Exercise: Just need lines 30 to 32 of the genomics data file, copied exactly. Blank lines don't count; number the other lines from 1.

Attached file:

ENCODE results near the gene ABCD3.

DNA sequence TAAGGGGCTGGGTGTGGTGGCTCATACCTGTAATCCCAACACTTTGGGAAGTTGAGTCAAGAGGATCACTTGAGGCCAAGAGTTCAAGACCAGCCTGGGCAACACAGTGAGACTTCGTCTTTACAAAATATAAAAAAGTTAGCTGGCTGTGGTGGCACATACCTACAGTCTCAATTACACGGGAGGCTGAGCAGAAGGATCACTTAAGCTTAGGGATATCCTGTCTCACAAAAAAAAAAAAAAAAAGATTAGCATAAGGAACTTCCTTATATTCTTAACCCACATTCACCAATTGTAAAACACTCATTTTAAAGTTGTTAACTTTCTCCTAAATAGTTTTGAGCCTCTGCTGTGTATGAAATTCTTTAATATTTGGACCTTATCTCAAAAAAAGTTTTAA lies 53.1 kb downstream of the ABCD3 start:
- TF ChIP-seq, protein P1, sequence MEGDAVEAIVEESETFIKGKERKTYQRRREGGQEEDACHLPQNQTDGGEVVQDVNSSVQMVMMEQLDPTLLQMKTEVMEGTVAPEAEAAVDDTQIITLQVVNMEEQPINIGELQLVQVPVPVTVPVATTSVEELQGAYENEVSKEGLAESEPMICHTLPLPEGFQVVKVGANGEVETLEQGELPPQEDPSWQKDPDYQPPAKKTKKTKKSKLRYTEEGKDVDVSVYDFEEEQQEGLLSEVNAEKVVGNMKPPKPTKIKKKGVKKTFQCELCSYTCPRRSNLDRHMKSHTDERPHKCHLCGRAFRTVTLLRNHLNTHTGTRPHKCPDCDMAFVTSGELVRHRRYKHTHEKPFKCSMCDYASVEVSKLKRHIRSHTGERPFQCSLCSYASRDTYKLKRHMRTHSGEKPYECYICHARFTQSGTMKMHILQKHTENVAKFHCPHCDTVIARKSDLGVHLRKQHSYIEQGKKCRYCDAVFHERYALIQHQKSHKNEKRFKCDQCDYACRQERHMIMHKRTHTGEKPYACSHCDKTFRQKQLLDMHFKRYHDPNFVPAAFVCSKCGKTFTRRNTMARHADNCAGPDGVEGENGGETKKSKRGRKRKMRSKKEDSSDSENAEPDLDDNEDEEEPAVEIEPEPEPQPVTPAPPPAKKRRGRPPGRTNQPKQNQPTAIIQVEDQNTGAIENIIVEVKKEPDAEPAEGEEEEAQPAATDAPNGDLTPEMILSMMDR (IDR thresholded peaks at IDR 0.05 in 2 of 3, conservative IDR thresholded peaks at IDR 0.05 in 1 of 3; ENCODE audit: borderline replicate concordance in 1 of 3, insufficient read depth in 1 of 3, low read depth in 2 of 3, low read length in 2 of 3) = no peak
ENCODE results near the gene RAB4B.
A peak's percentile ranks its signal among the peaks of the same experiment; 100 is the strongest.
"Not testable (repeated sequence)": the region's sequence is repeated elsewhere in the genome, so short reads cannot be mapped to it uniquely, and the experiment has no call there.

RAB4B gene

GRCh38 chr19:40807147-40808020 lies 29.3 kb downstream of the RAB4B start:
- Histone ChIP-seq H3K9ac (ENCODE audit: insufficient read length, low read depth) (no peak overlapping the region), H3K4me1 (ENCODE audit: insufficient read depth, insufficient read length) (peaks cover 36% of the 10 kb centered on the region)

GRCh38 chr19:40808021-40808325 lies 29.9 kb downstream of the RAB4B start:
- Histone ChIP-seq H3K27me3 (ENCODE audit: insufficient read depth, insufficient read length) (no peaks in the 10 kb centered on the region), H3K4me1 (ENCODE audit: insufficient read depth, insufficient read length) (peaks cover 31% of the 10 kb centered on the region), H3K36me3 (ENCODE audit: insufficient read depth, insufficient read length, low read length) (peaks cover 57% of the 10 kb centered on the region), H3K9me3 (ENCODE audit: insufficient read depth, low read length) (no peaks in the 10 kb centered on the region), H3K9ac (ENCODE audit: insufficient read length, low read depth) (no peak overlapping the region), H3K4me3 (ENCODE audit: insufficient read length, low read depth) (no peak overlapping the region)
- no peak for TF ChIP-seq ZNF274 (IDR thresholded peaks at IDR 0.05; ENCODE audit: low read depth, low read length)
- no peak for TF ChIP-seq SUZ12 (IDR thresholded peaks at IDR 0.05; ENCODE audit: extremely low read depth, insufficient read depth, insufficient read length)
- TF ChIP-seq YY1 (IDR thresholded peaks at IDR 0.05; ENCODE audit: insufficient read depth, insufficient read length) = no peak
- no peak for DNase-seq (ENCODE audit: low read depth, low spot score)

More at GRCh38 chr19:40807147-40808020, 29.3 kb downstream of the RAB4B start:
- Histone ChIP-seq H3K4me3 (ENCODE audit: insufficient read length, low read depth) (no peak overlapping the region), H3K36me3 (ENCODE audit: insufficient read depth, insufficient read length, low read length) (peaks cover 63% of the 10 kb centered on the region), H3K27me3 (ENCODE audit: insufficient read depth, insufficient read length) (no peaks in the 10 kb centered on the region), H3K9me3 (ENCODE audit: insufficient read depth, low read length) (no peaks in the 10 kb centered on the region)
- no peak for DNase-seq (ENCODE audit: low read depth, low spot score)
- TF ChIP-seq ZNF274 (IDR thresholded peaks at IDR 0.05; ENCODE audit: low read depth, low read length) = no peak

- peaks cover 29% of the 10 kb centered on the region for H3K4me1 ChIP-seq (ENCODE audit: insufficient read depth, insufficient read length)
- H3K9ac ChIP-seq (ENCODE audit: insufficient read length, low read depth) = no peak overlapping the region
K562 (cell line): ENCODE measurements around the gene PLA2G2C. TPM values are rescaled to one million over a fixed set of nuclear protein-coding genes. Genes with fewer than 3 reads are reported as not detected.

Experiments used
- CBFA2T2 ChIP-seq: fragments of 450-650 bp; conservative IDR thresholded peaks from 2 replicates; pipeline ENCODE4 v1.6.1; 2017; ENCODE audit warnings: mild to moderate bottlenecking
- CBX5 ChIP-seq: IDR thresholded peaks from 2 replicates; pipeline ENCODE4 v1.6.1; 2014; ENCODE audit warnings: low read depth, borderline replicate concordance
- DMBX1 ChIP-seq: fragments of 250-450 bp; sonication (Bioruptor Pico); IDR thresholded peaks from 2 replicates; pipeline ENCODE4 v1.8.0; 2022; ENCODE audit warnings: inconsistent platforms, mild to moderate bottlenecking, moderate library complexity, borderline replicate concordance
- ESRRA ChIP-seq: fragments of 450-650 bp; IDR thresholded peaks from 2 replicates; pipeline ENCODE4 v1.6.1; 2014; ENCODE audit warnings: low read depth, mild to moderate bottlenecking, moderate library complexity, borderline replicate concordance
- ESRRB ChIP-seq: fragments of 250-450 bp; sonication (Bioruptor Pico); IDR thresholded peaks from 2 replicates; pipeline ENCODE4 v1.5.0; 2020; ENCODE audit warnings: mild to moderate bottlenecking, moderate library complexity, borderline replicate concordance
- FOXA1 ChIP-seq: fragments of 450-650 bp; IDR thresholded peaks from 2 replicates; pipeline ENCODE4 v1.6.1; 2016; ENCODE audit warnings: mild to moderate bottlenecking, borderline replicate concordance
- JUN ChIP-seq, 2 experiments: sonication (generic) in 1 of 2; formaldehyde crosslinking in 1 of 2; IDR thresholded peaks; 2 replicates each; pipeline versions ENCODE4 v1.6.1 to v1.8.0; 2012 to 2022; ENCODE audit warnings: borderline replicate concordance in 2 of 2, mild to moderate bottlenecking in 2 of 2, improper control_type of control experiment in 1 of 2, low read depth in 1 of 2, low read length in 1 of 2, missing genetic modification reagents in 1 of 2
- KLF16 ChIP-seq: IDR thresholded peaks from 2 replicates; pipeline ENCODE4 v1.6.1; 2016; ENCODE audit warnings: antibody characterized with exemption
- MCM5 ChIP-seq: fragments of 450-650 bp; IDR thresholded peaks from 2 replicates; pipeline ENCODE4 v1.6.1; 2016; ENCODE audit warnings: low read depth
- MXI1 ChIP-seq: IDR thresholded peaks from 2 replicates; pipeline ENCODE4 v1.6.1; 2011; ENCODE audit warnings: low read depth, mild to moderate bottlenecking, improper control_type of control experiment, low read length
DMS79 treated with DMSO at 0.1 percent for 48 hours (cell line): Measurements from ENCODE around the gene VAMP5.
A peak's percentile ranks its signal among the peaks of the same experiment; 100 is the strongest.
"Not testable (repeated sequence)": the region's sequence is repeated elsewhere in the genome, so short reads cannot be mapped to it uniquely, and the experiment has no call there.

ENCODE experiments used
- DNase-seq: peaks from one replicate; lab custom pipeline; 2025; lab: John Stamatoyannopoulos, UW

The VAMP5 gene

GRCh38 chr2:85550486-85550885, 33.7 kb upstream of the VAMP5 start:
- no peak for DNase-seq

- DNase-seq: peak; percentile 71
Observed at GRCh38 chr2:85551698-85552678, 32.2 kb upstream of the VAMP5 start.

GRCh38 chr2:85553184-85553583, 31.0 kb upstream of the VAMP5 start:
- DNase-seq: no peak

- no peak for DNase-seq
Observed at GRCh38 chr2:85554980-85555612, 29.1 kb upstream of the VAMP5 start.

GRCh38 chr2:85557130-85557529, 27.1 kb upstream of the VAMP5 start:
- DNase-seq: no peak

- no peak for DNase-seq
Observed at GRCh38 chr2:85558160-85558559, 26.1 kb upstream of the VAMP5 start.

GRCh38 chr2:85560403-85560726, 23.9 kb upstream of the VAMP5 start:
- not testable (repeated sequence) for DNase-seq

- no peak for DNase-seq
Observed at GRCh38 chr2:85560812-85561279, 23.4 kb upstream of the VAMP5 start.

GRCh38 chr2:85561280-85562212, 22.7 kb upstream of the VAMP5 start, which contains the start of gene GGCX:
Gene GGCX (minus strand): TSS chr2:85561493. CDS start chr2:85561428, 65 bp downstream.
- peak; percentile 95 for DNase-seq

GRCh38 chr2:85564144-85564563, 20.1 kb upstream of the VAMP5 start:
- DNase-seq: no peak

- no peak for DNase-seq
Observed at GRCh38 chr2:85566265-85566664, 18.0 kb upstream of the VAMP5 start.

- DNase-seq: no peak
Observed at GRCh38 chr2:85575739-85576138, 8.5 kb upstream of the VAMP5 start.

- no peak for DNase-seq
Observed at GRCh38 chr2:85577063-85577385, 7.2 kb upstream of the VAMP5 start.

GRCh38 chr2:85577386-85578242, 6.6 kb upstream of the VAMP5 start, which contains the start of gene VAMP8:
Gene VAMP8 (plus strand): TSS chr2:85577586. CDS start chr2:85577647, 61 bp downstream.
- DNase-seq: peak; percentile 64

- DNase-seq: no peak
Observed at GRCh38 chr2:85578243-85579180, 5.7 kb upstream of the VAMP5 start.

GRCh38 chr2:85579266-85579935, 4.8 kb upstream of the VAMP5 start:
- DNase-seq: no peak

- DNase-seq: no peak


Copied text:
- JUN ChIP-seq, 2 experiments: sonication (generic) in 1 of 2; formaldehyde crosslinking in 1 of 2; IDR thresholded peaks; 2 replicates each; pipeline versions ENCODE4 v1.6.1 to v1.8.0; 2012 to 2022; ENCODE audit warnings: borderline replicate concordance in 2 of 2, mild to moderate bottlenecking in 2 of 2, improper control_type of control experiment in 1 of 2, low read depth in 1 of 2, low read length in 1 of 2, missing genetic modification reagents in 1 of 2
- KLF16 ChIP-seq: IDR thresholded peaks from 2 replicates; pipeline ENCODE4 v1.6.1; 2016; ENCODE audit warnings: antibody characterized with exemption
- MCM5 ChIP-seq: fragments of 450-650 bp; IDR thresholded peaks from 2 replicates; pipeline ENCODE4 v1.6.1; 2016; ENCODE audit warnings: low read depth